We may be tied to the past, but neuroplasticity shows us that we influence the evolution of our brain circuitry simply through our intention.  We will always feel the impulses of our unconscious as they register in the body in some way...this is the past, making itself present to you.  But neuroplasticity shows us that directed attention helps us change the strength of the impulses and deep seated feelings that arise from our past.  Doing so helps us create a life that is more present-moment centered, new, and, grounded in our untainted intentions.

Evidence for the Meta-Physical?

The idea that immaterial forces such as intention and awareness can shape the brain runs counter to the view that all of life is physical and that evolution is a series of random unfolding events.  Yet despite the plethora of new information the dominant paradigm of science still suggests that thoughts and actions are reducible to impersonal, microscopic, physical processes.  This paradigm of science cannot explain how brain activity gives rise to consciousness in a physical way, but that does not rule out that there is not a non-material reality.  It only supports the claim that a non-physical reality exists.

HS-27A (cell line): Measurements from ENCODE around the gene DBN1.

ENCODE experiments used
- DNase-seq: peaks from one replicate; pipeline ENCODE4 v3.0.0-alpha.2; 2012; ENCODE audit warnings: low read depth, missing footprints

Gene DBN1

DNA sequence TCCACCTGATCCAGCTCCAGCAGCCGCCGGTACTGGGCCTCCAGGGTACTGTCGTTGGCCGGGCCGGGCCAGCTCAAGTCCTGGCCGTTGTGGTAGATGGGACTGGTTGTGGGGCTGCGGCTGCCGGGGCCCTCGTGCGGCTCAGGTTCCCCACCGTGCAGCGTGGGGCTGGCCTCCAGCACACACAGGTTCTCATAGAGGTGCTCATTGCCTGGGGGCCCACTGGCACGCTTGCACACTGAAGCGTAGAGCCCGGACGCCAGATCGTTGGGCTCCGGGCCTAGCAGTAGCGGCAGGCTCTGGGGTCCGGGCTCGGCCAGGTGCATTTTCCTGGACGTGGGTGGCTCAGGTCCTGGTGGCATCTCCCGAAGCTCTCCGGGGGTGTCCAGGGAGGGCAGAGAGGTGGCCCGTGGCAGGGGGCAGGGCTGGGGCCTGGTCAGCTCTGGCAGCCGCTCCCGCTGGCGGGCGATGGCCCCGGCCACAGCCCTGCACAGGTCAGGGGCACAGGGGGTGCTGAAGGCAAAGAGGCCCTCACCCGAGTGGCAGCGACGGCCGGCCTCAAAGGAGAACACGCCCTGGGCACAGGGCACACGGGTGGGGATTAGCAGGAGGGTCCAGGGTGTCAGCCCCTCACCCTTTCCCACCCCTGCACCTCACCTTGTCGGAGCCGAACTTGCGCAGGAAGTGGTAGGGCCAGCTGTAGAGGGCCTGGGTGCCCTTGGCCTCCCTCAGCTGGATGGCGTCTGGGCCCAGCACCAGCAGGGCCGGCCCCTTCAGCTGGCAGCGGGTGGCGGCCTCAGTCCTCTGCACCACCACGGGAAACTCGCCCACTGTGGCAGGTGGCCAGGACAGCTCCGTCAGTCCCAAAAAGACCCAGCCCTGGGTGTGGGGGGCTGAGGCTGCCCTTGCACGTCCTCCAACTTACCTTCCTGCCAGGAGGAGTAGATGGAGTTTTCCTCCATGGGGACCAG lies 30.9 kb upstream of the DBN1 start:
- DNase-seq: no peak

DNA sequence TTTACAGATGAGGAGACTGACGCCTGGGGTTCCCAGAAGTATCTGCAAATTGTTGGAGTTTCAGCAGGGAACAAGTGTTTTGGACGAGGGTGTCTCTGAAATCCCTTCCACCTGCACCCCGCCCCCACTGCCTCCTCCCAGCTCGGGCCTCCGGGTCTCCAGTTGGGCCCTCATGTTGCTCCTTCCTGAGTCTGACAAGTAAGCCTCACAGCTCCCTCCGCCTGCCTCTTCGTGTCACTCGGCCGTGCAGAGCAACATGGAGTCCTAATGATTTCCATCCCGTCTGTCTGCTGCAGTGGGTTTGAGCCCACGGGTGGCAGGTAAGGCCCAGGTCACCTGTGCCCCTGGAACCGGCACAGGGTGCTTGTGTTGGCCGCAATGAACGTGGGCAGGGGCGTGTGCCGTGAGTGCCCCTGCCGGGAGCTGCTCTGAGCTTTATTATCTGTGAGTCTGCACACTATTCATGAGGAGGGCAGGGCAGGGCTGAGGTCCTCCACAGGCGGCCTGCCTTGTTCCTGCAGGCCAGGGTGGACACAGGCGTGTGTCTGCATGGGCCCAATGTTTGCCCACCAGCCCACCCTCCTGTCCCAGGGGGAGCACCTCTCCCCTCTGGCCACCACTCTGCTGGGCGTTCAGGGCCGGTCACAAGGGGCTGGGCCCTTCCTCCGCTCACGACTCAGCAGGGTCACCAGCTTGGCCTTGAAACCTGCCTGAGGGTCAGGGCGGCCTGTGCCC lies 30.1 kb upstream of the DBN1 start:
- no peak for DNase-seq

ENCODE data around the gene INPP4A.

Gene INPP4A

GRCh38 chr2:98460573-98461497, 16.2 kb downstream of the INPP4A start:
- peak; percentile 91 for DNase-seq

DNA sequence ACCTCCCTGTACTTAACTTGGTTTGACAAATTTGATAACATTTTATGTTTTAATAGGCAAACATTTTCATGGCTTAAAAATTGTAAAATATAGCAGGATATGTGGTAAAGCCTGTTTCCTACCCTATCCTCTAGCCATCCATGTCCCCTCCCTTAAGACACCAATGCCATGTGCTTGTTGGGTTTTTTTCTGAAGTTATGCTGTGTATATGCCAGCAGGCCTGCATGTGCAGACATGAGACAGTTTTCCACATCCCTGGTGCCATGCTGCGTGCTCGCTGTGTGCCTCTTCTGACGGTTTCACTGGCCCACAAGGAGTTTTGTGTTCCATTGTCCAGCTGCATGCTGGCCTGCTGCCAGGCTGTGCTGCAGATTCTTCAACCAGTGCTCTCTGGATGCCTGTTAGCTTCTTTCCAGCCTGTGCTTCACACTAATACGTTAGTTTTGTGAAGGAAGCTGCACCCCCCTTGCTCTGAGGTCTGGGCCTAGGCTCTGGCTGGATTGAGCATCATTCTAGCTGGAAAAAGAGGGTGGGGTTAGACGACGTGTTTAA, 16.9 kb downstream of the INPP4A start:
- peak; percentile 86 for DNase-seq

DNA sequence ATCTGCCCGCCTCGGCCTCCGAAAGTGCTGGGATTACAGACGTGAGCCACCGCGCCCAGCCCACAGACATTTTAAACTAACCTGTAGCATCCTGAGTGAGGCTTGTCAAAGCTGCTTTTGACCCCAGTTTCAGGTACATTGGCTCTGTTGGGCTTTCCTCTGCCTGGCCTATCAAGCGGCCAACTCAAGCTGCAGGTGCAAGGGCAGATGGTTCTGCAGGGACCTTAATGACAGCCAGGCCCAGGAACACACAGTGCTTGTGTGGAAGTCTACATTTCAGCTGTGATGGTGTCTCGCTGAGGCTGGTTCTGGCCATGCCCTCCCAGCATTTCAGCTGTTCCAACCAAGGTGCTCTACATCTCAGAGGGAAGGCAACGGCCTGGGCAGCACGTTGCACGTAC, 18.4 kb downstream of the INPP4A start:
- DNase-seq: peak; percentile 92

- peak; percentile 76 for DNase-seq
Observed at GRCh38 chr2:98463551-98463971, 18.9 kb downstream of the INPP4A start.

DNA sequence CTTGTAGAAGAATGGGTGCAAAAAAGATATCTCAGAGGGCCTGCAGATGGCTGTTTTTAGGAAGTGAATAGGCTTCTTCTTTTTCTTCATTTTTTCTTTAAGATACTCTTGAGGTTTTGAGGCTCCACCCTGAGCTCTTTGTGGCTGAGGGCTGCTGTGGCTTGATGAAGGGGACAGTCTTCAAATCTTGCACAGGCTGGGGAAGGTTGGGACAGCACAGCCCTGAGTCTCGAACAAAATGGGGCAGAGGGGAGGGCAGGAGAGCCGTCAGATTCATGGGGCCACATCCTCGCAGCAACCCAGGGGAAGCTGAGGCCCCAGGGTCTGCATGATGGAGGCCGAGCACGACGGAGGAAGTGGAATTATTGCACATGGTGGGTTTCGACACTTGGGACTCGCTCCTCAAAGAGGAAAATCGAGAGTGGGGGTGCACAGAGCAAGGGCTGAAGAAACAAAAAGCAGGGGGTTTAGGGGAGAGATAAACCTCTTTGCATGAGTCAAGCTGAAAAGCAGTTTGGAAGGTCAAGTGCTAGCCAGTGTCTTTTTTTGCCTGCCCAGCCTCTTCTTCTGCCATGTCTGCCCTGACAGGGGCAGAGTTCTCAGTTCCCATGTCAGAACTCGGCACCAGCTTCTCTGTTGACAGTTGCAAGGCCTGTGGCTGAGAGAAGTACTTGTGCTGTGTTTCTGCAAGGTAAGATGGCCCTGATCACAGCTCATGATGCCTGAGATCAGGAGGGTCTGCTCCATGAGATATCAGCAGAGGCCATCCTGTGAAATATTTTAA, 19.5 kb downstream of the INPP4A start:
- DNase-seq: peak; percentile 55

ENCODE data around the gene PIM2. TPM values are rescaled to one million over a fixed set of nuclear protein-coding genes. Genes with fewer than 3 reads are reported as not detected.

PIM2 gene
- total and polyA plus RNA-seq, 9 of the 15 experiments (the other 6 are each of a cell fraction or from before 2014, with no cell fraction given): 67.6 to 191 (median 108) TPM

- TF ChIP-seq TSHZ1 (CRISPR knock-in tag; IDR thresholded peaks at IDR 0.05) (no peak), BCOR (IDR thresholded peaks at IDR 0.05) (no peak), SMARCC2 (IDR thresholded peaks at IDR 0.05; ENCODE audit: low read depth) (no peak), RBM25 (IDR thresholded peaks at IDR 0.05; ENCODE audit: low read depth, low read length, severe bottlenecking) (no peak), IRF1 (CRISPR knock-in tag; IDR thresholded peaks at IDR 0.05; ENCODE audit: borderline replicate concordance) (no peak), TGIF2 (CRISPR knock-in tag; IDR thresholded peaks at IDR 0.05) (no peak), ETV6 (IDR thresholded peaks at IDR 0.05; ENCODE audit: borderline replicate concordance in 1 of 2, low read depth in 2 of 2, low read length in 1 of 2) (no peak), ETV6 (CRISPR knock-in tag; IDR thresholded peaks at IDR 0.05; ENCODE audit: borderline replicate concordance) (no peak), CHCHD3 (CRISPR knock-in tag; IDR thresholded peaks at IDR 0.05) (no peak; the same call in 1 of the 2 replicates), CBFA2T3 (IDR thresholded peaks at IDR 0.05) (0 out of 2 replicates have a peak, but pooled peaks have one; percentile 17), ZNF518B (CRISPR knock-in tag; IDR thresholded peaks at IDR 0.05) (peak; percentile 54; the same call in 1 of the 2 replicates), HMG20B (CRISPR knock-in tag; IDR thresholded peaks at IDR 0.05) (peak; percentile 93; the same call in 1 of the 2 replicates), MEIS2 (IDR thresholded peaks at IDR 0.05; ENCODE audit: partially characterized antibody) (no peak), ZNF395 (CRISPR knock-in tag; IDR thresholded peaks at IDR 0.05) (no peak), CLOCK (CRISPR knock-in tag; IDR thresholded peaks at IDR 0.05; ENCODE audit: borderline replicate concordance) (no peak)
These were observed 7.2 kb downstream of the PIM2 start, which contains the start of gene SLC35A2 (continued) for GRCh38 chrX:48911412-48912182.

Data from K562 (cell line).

Neuroplasticity is proof that the meta-physical can actually interact with and subsequently change the physical reality.  The ability to influence brain circuitry changes through out our life span proves that there is a non-physical reality that underlays all of reality.

The Implications for Human Potential